itself. I thought that this was rather distracting, and decided to do
something about it. Time to pull up the Levels adjustment.
||Levels is under the Image menu -> Adjustments -> Layer.
This is a 'histogram' of the image. 0 is on the left, 255 is on the right.
This shows the relative values of the overall brightness of the image. Note
that it is 'stacked up on the left, with a peak on the right. This makes
sense - this is a night shot, and there are some parts of this image that
went to white.
If you increase the lower input level, either by changing
the value in the upper-left box, or by grabbing and moving the pointer on
the bottom-left of the histogram, you will adjust the 'black' levels. I
found that if you move your cursor around, and find the single highest value
in the 'black' area, type that into the lower field and all the values of
that number and lower will be set to zero - effectively 'crushing' the dark
areas to black. This has a negative effect on overall image if this number
is too large, and will cause strange colors to appear.
In this image, I found light levels over 110 in the smoke zone, so I
moved the lower value slider around until I found a fair compromise between
the smoke and the overall image. In this case, the value is 45. (This is
actually quite large - I typically don't go over 30, but this image was able
to support a larger value.) While the smoke was not completely gone, it was
less of a distraction.
||Now to take care of those errant stars. Most of the stars
could just be erased (or better - cloned) out. However, I've circled an area
that requires some special attention. There is no other area in this shell
where this 'Z' pattern appears. I personally have a problem with it, and
want it to disappear.
||Here is the problem area blown up. You will notice that the
camera has shifted some of the red slightly off-center from the light of the
star. This is due to over-exposure. (F-stop should have been f6.8.) Also
note that I have increased this area by 300%, causing some gross 'dithering'
(square colors combined to create different colors). Some of this can also
be the result of the burning of the star. Yeah - I'll blame the star!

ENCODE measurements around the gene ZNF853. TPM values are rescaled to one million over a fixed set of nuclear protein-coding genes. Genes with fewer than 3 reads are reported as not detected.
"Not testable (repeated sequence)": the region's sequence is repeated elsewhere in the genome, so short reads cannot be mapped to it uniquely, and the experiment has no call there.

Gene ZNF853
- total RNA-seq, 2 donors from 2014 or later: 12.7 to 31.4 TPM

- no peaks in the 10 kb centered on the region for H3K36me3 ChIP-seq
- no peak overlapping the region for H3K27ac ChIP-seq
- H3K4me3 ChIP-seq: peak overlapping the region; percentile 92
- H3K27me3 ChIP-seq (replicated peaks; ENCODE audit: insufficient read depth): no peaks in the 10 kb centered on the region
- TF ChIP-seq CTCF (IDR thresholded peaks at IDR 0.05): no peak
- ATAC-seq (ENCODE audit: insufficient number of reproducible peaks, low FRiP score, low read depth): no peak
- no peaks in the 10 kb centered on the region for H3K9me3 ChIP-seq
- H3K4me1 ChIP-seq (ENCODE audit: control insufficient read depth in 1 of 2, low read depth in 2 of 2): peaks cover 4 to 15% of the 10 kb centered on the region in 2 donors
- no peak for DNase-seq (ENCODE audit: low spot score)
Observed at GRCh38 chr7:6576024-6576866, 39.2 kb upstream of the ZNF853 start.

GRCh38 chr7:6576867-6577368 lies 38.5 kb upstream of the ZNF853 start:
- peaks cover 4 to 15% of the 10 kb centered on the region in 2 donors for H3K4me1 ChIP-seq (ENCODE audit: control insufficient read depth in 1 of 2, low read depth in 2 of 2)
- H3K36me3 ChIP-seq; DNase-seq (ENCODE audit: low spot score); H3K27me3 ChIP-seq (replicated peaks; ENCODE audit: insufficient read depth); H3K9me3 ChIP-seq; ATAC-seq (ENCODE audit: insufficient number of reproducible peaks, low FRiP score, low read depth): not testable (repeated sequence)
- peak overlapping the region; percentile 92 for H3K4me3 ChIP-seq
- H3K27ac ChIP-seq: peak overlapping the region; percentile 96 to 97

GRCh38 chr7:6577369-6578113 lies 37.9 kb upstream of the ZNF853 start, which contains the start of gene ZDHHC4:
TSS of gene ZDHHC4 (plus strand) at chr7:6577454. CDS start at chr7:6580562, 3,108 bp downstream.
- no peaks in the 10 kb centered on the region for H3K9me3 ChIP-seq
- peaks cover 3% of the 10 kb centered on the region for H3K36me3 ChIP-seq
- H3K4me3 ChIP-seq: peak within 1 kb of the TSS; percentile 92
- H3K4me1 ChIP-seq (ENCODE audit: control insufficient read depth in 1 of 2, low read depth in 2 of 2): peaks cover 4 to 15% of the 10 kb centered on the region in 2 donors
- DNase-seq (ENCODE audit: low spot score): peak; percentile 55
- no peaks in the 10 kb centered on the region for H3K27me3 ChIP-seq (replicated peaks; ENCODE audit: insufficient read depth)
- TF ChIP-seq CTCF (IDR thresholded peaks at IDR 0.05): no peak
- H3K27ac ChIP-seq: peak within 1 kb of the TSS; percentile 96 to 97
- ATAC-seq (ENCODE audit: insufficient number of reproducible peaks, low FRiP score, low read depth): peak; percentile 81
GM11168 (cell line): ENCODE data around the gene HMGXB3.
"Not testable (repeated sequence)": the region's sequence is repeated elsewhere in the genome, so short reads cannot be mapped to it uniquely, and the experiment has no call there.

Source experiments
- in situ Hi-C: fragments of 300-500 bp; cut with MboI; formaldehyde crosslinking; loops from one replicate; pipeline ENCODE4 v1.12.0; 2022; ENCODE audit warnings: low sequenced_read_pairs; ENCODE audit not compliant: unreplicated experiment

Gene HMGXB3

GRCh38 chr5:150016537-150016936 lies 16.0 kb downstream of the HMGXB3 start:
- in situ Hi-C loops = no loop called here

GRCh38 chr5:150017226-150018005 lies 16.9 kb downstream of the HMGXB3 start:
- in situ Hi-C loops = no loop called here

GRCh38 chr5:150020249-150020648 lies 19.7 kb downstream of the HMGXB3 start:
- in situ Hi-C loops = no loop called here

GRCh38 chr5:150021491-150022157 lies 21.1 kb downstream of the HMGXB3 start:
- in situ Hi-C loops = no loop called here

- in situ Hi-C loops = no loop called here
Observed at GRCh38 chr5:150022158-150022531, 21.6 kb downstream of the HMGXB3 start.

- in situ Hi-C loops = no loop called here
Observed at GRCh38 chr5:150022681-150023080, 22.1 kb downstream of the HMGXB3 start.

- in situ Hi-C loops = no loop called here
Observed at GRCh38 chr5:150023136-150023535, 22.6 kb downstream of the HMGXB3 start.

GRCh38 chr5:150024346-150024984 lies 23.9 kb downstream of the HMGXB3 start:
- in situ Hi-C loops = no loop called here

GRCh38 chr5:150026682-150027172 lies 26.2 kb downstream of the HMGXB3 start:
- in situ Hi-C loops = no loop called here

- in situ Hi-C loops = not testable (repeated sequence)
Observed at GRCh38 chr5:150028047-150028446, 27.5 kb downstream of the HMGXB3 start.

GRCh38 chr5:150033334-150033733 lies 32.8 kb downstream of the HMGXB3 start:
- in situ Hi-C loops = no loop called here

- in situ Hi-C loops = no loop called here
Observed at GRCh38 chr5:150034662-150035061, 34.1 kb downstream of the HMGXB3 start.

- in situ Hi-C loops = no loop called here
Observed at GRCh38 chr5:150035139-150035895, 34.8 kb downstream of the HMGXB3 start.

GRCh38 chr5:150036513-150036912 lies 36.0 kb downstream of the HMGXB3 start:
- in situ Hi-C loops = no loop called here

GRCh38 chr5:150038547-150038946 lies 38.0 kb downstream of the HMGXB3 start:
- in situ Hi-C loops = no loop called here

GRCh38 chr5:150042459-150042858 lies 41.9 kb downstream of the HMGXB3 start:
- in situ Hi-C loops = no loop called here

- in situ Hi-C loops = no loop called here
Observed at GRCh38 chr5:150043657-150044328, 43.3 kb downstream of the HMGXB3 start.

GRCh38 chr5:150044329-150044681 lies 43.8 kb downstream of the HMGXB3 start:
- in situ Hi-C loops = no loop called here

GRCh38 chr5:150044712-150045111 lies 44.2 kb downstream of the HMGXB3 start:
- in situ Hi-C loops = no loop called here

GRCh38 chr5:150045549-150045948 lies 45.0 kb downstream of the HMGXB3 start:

||One way to handle it is to erase the errant star. You could
be finished and call this 'good enough', but I want you to try something
that in the long run, will give you better images all around. There is a red
halo that is eliminated when you use the erase tool. Would this be noticable
when you look at the whole picture? Maybe not. But there's a better way to
||Here, I used the 'Clone' tool, and cloned the upper areas
of the star OVER the errant star. I cloned from both sides, trying to make
the color as even as I could. I then cloned the rest of the star out of the
way. In the end, I hope you'll agree that unless you knew there was a
problem here to begin with, the fix is not noticable.
This is what I'm
after. Yeah, it takes some extra time, and using the clone tool is more of
an art than a science. However, once you've mastered this tool, you'll have
a blast (pun intended) fixing other fireworks pictures.
||Here, I used the clone tool to remove all of the other
errant stars, and any others that distracted from the symmetry of the shell.
There was one on the bottom that went through the smoke field. By using the
clone tool, this fix was quite simple. I suppose I could fill in the blank
area on the left-lower side of the shell with the clone tool - a mission for
Because much of the black area was crushed to a zero value
using the levels adjustment, the erase tool would have worked for the rest
of the stars. However, I have had some problems in the past of an area that
may not have been *quite* black, and the erase tool caused a black trough. I
much prefer to use the clone tool. I realize that this is a personal
preference of mine - do with what you're comfortable with.
|I created different sizes of this particular shell to use as
a desktop picture. Find the appropriate size below, then click on the image
at the left. For Windows users, right-click on the image and select 'Save
picture as...' (rename it) to your desktop. For Mac users, click-hold on the
image and save it. You can use this image for your own personal use. If you
use it in any other purpose or publication, I need to be notified.
Here we first cropped the image, corrected for smoke, and fixed some stars
that distracted from the overall beauty of the picture. What about some other
problems? How about TOO much smoke? How far can go to 'fix' a picture? What
about pictures taken with a 'snap-shot' type camera? (coming soon)
All information presented on these pages can be used for your personal use.
If you want to publish or reproduce any or all if the info here, you must have
permission from Tom Calderwood.
If you find any information that is incorrect, please notify me and I will take
care of it as soon as possible.